5. GNewton says:

      There was indeed a BT trial in ~Cornwal about 2 years ago, see e.g. http://www.uswitch.com/broadband/news/2012/11/bt_launches_10gb_broadband_trial_in_cornwall/

      However, this is totally irrelevant to the real-world BT scenario, because there is no fibre broadband available from that company for most parts of the UK, not even after acting as a wannabe beggar for taxpayer’s money. And that trial was based on a XGPON, not a hybrid fibre-copper line.

    6. FibreFred says:

      It was a 10G Trial GNewton

      End of story, sorry that doesn’t sit well with you

    7. Raindrops says:

      He has a point though, trialling something when 90% of the country does not even have the basic cable which is required in place let alone the other equipment does seem rather pointless.

      Virgins product is almost ready to go compared to what a FTTC to XGPON upgrade will need. I personally although i think BT are a clueless entity hope they do bring out developments like you mention sooner rather than later. The more products, more options and more competition the better for us customers. I am not holding my breath though considering the track record of them always playing catch up.

    8. FibreFred says:

      No he doesn’t have a point

      I said

      “Good to see Virgin trialling 10Gbps just like BT did two years back, even if the need for it is years away its good to test it out.”

      And that’s it.. nothing about what it was running on. lol, like FTTC can do 10Gbps… why even bring that up?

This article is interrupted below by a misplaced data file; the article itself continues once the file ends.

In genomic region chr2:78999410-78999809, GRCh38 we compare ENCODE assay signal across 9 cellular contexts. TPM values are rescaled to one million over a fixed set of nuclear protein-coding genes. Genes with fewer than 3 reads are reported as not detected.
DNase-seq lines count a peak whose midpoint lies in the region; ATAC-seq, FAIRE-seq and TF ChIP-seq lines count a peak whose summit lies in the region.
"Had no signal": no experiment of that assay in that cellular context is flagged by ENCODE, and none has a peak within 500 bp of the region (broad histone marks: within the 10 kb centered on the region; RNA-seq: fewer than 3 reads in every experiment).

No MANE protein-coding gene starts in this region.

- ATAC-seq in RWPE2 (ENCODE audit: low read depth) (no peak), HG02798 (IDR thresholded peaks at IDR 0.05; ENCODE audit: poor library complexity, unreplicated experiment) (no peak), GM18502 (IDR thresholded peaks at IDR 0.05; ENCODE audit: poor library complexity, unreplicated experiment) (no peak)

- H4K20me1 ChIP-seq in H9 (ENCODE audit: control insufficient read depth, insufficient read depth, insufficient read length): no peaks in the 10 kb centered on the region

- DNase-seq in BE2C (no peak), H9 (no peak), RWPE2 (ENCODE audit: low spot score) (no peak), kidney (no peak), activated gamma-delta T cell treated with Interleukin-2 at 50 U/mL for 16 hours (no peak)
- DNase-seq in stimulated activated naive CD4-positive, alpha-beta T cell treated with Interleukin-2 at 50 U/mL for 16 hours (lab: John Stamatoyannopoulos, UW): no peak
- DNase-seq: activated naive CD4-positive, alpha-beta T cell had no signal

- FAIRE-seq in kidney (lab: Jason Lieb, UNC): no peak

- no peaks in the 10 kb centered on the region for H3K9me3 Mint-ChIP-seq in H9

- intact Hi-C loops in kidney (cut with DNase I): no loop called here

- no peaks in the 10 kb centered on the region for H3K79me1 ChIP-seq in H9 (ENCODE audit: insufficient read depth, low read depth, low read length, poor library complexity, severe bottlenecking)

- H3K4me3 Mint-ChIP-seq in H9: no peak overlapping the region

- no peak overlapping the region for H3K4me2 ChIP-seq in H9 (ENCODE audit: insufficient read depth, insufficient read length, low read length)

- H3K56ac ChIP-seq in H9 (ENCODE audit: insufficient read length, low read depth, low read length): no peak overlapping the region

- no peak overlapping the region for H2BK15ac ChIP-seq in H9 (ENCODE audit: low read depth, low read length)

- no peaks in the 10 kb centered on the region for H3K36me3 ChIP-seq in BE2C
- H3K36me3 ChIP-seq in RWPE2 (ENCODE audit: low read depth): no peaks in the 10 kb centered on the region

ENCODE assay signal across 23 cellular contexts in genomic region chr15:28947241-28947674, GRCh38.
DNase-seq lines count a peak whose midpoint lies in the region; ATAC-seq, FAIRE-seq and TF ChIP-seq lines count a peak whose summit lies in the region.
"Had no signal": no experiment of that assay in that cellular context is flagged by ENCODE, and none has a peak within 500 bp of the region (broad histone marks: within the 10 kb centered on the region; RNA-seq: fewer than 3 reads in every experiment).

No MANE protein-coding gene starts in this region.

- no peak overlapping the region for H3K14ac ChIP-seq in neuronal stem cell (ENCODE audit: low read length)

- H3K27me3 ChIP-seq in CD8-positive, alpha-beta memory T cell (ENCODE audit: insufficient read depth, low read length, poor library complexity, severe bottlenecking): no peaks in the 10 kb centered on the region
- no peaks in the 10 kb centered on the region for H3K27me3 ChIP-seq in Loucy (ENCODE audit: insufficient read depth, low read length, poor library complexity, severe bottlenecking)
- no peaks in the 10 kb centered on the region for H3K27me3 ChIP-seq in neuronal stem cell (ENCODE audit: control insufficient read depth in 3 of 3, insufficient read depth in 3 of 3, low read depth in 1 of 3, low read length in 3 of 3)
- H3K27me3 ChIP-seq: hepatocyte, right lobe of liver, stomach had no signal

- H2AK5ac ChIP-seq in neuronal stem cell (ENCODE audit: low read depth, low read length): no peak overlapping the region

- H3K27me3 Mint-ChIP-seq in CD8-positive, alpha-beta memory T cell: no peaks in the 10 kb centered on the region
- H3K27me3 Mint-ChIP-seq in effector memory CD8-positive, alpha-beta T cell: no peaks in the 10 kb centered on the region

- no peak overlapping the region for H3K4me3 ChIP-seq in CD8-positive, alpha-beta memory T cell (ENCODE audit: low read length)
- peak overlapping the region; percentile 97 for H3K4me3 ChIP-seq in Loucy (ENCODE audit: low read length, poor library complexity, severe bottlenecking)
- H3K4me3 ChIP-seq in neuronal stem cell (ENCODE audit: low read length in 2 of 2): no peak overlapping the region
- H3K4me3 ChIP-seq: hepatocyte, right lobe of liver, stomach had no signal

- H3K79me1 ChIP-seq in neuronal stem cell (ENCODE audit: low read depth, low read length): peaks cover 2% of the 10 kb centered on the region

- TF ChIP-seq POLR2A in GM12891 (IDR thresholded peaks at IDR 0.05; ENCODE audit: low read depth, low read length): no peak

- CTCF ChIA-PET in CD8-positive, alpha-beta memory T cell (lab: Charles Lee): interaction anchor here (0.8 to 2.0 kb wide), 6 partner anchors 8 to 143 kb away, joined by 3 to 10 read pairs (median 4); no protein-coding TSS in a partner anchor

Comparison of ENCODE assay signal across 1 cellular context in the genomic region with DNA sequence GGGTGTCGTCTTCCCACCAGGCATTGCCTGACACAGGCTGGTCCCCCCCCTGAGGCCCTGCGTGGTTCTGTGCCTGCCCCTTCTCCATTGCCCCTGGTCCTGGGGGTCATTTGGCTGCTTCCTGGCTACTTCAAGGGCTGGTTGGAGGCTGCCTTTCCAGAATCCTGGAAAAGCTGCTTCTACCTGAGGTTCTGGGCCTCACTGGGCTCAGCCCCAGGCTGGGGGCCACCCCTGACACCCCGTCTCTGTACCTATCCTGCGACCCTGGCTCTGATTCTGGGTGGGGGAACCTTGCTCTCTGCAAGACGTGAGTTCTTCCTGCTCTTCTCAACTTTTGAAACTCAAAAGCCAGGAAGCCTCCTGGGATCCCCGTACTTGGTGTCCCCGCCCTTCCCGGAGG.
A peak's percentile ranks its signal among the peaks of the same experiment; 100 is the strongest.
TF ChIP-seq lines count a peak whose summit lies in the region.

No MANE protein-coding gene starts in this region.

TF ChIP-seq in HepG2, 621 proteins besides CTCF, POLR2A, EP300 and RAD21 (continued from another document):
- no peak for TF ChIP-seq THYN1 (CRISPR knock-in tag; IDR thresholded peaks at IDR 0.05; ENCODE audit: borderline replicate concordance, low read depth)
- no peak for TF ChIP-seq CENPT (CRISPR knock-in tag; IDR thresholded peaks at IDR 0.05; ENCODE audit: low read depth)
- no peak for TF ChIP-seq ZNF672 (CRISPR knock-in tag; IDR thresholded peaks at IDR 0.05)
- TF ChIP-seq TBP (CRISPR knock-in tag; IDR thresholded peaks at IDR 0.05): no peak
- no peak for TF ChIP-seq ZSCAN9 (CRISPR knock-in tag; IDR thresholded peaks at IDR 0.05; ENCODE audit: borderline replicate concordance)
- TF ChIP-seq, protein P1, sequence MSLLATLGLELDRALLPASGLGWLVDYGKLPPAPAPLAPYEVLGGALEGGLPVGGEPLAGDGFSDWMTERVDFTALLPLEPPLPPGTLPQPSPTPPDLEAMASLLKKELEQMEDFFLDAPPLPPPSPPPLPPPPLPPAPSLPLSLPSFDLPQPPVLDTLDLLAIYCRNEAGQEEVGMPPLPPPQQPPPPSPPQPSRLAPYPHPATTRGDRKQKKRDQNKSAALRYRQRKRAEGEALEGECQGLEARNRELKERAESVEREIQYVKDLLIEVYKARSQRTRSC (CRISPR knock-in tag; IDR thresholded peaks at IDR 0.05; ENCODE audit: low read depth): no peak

I said they trialled it, they did, move on. I know the trolls are not happy but that’s just how it is.

      It isn’t a pointless trial at all, when they trialled FTTC 99% of the country couldn’t use it without massive investment.

      So Virgin’s 10G product is almost ready to go? hahahah ok, another classic of yours to remember.

    9. Raindrops says:

      “So Virgin’s 10G product is almost ready to go? hahahah ok, another classic of yours to remember.”

      Firstly my exact quote was…
      “Virgins product is almost ready to go compared to what a FTTC to XGPON”
      That is true. Both FTTH and Ignitionnet have also tried to tell you the virgin trial to become a real product needs nowhere near the amount of work or upgrades BT would need to do for XGPON. Not hard to follow for anyone except you.

  12. GNewton says:

    “End of story, sorry that doesn’t sit well with you”

    This is all irrelevant, I was just stating facts, especially since no one else provided a source for BTs 10G trials.

    There is no need for forum trolls to defend BT, or to post their VDSL praise on nearly every forum thread, BT doesn’t pay them for it. Users have smartened up.

    1. FibreFred says:

      Its good to read through that news article again actually, it highlights that well known bell end didn’t even understand what GPON was at the time and that BT’s FTTP delivery was GPON and not point to point.

      That same bell end still posts on here under “amazing” new guises but his lack of technical sense and common sense still prevails.